The tricky thing is, it’s not just men making these judgments. As feminists, we worship at the altar of “aging gracefully,” maybe because it’s easier to rail against a patriarchy that pressures women into impossible standards of youth and beauty than it is to embrace the choices of women who have “succumbed” by resisting the matronly oblivion assigned to women past their physical “prime.” Our choices are to rage against the unknowable darkness of aging or go “gracefully” into it, emitting the soft comet’s tail glow of experience behind us. Men’s cliché midlife-crisis cars and affairs are seen as embarrassing, febrile grasps for youth, sure—but not as embarrassing as a woman who tries to get her face from 1985 back. No, women must go “gracefully,” and to me, that word says it all. It’s a vestige of the belief that women should be poised, and self-contained, and move through the world with a gentle incombustible discretion. “Aging gracefully” seems to require a degree of quiet acceptance, and in a culture that so often relegates older women to the ranks of sexually obsolete caretakers, that may not be aspirational for all of us.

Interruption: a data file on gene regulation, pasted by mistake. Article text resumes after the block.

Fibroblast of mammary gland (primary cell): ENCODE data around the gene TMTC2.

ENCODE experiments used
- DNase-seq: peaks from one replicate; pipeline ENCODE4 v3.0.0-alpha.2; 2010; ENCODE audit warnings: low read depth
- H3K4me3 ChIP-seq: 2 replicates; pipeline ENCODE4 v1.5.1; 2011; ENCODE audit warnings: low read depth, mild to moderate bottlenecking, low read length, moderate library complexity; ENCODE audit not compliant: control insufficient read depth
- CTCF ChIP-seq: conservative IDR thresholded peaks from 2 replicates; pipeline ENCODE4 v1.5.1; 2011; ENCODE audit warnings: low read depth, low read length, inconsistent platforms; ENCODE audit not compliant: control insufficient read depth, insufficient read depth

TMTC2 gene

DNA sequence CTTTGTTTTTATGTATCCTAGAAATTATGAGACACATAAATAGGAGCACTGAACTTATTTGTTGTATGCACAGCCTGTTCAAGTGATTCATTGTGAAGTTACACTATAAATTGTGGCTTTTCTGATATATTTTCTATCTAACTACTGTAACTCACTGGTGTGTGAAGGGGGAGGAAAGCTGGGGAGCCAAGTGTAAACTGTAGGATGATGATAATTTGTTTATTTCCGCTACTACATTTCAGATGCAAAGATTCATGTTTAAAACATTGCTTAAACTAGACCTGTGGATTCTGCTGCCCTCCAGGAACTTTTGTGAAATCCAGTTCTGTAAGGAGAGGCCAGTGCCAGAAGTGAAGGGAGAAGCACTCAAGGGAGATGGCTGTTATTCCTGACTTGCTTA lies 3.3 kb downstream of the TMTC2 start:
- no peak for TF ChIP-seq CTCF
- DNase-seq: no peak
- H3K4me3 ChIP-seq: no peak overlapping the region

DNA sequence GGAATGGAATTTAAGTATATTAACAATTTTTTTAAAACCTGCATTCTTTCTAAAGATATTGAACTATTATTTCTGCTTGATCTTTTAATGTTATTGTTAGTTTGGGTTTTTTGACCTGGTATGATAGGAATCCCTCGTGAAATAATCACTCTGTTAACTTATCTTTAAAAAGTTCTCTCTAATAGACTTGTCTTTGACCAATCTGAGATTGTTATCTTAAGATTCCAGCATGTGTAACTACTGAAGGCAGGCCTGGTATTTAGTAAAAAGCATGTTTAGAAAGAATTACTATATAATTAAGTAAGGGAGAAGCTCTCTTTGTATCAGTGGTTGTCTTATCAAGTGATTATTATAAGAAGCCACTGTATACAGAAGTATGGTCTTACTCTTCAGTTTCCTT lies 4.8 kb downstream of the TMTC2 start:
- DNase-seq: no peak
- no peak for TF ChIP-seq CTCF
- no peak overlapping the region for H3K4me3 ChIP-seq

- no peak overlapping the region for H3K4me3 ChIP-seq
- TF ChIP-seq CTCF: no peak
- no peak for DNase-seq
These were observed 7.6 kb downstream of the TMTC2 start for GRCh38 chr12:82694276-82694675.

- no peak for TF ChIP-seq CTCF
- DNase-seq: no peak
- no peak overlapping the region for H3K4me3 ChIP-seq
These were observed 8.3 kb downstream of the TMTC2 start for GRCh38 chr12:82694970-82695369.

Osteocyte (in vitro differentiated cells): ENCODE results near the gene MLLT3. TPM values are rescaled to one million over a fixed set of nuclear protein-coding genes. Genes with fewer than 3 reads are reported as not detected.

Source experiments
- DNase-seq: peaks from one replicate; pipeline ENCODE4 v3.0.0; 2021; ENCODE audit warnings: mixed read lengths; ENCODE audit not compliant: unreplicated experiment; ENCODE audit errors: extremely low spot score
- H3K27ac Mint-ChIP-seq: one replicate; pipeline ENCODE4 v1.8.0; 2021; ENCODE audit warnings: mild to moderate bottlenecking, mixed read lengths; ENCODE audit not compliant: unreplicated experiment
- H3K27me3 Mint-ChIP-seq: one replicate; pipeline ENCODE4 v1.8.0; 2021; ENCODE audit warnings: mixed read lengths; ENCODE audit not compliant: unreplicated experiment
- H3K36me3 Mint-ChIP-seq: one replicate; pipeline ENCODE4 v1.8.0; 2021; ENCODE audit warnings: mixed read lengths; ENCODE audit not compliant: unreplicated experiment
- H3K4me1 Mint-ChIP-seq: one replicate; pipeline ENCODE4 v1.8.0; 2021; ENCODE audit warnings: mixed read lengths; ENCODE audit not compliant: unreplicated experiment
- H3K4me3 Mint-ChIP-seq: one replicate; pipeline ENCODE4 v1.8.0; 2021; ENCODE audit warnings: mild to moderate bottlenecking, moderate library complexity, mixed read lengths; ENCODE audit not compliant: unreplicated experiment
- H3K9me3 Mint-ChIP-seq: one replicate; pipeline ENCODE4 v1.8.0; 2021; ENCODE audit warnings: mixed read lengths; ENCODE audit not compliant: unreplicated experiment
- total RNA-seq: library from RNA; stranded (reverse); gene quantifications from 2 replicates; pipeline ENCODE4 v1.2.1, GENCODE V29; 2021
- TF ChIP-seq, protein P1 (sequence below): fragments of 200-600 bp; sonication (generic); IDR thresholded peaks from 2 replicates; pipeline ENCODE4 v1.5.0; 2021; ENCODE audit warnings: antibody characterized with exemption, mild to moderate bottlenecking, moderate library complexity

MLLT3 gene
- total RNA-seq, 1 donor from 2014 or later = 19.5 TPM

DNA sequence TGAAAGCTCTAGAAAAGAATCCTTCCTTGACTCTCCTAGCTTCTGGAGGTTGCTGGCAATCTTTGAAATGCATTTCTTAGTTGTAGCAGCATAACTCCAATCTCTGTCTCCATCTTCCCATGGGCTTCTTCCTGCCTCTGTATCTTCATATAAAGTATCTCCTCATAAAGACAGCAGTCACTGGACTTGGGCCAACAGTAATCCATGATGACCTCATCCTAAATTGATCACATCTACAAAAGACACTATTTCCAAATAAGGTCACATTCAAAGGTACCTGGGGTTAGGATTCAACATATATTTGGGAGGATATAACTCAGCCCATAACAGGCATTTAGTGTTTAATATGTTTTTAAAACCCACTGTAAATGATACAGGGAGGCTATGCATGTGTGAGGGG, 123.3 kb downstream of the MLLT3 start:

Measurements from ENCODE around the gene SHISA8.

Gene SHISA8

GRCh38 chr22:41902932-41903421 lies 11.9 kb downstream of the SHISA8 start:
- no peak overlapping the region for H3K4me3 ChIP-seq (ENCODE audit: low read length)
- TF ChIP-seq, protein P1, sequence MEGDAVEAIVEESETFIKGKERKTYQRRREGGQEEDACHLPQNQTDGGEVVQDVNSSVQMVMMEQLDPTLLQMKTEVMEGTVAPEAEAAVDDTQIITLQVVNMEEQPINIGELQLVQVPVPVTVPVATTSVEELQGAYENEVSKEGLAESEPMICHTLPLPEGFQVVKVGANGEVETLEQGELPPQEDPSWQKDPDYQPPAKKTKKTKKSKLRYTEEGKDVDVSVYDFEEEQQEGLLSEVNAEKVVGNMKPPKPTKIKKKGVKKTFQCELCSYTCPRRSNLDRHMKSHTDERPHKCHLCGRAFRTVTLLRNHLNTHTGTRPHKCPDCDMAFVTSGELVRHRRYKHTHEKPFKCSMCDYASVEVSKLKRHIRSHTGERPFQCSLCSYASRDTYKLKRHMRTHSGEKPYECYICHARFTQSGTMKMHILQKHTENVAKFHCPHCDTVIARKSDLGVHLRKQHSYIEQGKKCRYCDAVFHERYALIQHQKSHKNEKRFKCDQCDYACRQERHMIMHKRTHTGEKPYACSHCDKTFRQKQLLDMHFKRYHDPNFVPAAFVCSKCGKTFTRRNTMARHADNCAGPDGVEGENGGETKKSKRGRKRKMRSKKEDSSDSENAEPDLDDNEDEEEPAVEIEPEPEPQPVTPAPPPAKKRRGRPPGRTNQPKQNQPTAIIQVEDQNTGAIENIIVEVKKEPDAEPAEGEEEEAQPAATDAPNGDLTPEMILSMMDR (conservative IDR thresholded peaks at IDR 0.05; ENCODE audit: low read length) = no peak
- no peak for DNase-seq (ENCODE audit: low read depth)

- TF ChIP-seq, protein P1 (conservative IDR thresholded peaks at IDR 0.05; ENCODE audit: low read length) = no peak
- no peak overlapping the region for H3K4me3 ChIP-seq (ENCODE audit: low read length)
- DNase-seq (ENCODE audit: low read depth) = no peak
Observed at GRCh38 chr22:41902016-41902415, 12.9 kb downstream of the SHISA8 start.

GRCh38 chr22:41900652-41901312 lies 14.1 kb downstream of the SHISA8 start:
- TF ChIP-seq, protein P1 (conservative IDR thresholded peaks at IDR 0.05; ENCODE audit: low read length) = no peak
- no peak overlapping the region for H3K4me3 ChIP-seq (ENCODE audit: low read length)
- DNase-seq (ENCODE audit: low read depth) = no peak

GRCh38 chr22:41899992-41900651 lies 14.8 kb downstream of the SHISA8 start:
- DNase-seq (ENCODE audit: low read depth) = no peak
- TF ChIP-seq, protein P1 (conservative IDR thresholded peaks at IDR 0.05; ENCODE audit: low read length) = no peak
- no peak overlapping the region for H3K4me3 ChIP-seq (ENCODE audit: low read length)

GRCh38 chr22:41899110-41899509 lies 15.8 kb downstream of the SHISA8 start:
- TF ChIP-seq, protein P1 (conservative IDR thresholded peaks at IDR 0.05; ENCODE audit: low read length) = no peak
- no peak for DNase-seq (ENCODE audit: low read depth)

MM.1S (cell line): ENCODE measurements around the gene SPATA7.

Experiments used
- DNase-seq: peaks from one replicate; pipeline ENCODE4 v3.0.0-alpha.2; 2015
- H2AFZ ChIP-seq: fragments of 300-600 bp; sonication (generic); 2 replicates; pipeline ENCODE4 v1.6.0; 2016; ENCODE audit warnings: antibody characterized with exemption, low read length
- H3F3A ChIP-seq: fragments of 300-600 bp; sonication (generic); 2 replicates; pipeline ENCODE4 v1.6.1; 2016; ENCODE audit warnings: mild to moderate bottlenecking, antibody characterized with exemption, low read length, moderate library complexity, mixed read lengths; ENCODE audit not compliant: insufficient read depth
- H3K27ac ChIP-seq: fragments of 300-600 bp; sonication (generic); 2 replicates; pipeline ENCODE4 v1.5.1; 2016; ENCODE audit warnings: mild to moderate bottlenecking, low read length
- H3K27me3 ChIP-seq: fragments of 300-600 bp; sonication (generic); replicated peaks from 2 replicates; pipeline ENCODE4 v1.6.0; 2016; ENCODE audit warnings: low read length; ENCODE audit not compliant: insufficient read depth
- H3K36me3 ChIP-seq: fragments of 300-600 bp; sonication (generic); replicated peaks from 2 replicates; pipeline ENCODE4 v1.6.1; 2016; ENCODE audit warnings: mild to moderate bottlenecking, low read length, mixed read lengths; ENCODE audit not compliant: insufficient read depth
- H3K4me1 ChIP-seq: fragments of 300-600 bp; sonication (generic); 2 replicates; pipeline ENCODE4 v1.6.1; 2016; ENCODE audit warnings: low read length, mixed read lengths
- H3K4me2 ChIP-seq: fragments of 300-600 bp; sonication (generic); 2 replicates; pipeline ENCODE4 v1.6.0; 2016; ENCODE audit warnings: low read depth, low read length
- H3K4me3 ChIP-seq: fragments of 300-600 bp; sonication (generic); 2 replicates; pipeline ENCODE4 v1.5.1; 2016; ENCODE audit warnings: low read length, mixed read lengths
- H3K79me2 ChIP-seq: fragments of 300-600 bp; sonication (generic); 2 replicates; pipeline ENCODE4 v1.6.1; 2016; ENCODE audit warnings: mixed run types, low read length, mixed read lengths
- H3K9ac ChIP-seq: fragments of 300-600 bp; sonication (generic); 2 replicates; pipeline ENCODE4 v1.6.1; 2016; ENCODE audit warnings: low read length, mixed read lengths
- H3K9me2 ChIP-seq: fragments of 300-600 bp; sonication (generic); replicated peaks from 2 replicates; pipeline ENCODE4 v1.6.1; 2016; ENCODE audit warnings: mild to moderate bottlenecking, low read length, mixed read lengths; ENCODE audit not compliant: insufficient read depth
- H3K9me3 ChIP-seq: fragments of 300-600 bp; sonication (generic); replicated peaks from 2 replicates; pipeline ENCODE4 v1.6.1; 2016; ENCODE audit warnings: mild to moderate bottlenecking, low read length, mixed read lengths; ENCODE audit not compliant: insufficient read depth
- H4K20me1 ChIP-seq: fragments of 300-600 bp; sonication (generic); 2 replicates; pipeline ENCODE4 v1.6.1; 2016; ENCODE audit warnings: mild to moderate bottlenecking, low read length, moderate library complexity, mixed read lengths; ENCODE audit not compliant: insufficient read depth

Constantly, we see formidable actresses like Helen Mirren or Meryl Streep hoisted up as shining exemplars of “aging gracefully,” but the idea of a role model for how to age physically is bizarre. We talk about “aging gracefully” like it’s a goal we can all actually achieve if we just set our mind and diets to the task. Teaching our culture to see perfectly normal wrinkles and cellulite and sagging necks and wobbly biceps as sexy is a much harder sell than promoting a delicious United Colors of Benetton assortment of colors and body types displayed exclusively by young, vivacious women.

To be clear: The ultimate goal is a shift in social attitudes that would enable all women (and men) to live confidently in the bodies they come in, at all ages. But practically speaking, I’m pessimistic that’s happening anytime soon, and I question whether in the meantime women should be expected to suffer with certain insecurities when there are ways to remedy them—because life as a woman is hard enough. And most importantly, I believe it’s possible to allow for individuals to make decisions for their own happiness that do not take away from the collective cause of more inclusive beauty standards.

…To be continued Monday, December 11th

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Donna Henes is the author of The Queen of My Self: Stepping into Sovereignty in Midlife. She offers counseling and upbeat, practical and ceremonial guidance for individual women and groups who want to enjoy the fruits of an enriching, influential, purposeful, passionate, and powerful maturity. Consult the MIDLIFE MIDWIFE™

The Queen welcomes questions concerning all issues of interest to women in their mature years. Send your inquiries to thequeenofmyself@aol.com.